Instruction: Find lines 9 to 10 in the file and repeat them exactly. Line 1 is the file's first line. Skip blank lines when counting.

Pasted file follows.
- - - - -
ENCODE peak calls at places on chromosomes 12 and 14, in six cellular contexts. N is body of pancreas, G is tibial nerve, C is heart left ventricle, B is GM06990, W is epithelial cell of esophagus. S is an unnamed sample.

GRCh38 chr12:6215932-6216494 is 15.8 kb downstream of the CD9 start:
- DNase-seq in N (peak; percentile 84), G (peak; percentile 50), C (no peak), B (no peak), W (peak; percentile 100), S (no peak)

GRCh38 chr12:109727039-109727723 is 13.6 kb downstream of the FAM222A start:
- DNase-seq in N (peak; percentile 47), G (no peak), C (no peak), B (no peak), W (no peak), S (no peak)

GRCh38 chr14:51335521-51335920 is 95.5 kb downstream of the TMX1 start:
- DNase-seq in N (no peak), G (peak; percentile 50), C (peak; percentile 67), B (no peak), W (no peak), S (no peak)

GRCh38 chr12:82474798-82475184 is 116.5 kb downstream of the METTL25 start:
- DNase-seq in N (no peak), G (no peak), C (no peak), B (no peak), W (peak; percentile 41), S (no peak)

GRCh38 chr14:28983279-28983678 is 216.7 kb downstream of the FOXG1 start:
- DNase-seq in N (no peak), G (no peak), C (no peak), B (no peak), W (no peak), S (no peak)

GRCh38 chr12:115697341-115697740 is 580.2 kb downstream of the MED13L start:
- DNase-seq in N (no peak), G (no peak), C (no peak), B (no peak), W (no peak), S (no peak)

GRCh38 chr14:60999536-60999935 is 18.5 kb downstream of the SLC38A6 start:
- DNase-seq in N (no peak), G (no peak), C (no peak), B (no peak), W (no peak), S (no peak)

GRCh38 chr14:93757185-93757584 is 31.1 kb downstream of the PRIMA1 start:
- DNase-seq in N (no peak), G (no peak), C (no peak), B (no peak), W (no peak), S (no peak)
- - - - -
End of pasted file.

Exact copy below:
- DNase-seq in N (no peak), G (no peak), C (no peak), B (no peak), W (peak; percentile 41), S (no peak)

GRCh38 chr14:28983279-28983678 is 216.7 kb downstream of the FOXG1 start: